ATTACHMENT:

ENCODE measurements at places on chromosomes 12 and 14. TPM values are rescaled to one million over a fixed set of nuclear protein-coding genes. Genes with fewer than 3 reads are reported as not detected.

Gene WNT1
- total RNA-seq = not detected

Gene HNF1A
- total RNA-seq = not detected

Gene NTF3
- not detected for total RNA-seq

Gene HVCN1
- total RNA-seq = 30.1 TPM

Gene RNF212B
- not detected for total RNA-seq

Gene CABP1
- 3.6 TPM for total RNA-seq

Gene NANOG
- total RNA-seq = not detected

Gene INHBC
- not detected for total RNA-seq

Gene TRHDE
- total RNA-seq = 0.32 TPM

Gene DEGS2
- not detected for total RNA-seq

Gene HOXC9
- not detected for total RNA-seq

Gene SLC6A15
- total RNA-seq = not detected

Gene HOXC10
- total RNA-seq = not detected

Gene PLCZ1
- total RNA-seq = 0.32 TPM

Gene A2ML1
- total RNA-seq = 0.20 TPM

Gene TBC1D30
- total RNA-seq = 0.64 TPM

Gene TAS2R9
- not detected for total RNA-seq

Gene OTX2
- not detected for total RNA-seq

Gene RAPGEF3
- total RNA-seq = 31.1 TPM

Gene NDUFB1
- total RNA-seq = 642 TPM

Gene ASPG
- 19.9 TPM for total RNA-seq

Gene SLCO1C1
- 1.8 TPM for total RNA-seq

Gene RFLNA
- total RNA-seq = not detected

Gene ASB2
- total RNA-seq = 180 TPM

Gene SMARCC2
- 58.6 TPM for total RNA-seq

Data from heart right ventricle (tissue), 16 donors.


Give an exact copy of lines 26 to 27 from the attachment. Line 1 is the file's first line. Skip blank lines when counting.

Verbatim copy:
Gene HOXC10
- total RNA-seq = not detected